Innovative Scandinavian born companies, like Linux and Skype, are inspired by a series of guiding ideals. They build products and services for the benefit of Society, not for their own individual gain.
From the FastCoExist arcticle:
The Nordic countries hold to an unwritten but deeply felt and practiced code called Janteloven or, in English, Jante law. This code, regardless of an individual citizen’s conscious adherence or acceptance of it, comprises a deep, omnipresent undercurrent of Nordic culture. The code prescribes egalitarianism, collectivism, homogeneity, and conformity as values to be protected and practiced by citizens. To subscribe to the notion of individual gain or individuality over the collective ethos; to consider oneself superior in any way; or to display any shard of elitism is abhorrent, undesirable, and unacceptable. You might say it’s pretty much the exact opposite of how we think as Americans.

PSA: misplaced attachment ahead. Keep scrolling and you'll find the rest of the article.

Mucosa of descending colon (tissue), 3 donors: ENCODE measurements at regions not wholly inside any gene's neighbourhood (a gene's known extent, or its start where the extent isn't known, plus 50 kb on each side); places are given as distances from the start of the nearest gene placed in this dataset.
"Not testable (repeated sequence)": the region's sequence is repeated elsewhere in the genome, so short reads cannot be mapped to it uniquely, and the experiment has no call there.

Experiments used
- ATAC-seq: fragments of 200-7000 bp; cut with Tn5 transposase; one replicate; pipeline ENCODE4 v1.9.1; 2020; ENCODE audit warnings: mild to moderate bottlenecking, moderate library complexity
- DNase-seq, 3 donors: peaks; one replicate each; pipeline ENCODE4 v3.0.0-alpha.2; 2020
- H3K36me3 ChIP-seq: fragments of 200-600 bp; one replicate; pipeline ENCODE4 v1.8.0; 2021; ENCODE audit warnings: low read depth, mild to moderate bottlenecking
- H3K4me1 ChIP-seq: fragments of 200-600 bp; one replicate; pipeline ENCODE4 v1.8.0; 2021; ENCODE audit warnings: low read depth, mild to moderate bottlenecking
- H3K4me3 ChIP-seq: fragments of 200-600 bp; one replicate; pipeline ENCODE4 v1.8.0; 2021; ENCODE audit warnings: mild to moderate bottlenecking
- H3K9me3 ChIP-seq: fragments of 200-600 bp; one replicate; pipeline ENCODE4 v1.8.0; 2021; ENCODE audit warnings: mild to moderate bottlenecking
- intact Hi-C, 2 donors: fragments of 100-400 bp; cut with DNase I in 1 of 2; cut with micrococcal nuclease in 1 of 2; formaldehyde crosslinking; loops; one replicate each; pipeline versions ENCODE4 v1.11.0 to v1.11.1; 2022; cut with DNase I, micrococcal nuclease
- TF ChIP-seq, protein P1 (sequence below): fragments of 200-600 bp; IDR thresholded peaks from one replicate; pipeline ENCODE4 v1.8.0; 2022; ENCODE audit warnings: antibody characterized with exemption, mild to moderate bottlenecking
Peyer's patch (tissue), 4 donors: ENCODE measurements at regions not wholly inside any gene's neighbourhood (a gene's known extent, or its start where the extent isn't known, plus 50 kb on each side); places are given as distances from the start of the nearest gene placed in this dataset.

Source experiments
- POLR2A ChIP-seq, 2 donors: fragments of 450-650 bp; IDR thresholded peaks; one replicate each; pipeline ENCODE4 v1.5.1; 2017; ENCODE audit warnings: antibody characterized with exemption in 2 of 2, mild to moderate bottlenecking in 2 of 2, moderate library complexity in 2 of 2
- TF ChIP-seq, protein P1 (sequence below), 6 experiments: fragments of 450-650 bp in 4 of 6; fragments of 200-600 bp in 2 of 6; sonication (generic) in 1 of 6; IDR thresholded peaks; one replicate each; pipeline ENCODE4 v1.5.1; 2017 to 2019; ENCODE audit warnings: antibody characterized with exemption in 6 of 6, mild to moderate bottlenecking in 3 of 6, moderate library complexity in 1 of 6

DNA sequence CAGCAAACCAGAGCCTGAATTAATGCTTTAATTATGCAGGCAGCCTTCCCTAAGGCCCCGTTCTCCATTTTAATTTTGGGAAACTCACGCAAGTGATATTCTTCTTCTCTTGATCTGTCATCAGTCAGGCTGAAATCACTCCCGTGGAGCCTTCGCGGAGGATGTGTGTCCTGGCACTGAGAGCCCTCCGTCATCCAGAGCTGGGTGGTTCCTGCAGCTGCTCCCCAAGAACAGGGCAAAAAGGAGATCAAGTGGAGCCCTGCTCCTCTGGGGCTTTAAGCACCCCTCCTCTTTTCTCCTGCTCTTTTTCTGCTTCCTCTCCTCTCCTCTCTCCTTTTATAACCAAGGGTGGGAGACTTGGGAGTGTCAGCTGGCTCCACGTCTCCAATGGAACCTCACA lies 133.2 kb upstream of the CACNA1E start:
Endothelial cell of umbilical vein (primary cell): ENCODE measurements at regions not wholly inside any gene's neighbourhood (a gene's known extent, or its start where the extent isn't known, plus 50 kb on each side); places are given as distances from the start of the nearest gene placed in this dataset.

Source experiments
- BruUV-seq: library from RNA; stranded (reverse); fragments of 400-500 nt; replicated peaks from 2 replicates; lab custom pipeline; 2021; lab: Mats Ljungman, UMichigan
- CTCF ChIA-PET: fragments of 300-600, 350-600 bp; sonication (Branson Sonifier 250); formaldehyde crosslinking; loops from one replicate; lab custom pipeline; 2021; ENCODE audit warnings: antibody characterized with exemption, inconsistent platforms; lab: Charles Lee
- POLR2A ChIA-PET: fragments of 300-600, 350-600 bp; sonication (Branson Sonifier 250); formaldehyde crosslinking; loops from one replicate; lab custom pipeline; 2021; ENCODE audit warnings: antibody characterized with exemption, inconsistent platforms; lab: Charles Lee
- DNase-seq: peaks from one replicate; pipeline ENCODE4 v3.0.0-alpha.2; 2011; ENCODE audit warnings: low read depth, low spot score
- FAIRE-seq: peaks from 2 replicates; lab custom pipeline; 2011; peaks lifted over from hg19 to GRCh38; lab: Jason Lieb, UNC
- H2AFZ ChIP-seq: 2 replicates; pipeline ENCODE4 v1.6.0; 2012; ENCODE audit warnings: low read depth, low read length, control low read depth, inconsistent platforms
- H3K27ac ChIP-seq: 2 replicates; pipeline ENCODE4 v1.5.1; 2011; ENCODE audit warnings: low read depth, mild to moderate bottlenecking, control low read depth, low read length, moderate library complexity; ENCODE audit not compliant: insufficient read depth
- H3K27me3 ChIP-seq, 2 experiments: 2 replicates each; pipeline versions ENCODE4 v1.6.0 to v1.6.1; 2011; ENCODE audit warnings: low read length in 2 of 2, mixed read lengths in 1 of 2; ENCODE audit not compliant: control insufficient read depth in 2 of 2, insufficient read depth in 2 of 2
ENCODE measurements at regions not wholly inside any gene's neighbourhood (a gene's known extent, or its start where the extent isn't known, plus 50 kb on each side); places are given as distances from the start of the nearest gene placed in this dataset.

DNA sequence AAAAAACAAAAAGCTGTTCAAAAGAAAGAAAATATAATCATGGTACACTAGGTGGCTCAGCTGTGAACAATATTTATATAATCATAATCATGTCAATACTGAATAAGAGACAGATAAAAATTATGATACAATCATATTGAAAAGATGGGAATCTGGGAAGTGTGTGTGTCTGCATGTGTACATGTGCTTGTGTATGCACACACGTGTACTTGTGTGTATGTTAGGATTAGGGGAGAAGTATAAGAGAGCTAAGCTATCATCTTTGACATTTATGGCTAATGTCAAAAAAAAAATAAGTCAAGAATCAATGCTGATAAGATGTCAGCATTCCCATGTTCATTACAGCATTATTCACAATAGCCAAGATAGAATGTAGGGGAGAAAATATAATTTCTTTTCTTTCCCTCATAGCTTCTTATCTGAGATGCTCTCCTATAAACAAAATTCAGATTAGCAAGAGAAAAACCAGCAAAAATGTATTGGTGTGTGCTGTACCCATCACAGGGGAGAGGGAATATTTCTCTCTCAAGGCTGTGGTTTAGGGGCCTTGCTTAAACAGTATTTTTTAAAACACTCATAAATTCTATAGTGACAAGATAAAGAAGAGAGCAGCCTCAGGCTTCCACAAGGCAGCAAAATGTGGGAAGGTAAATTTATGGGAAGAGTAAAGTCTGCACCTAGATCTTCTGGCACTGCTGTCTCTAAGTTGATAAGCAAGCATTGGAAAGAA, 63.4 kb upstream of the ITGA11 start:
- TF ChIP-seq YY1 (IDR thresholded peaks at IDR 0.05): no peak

Compare that to the West where individualism is encouraged (no wait, required) and only the strong survive to the detriment of others. Apple has famously stated that it builds products it’s employees will want to use, not it’s users. That’s not necessarily a bad thing, as fashion designer, musicians and any kind of artist operates this way.
These are two different motivational vectors.
I read somewhere (can’t find the link) that if the purpose is to help people (create for others/help them create), we end up with better ideas. Not surprised, to a great degree we are all motivated to helping others. And to a certain degree, creating things for ourselves is also about helping others.
It begs to question (and the researchers in the room are going to salivate at the opportunity to get some data on this), which approach works bets? Should we create products that we want to use?
Instinctively I’m more about creating stuff I would like to see exist in the world. Not because I want it for me, but because I believe it will also make everyone else better off. What about you?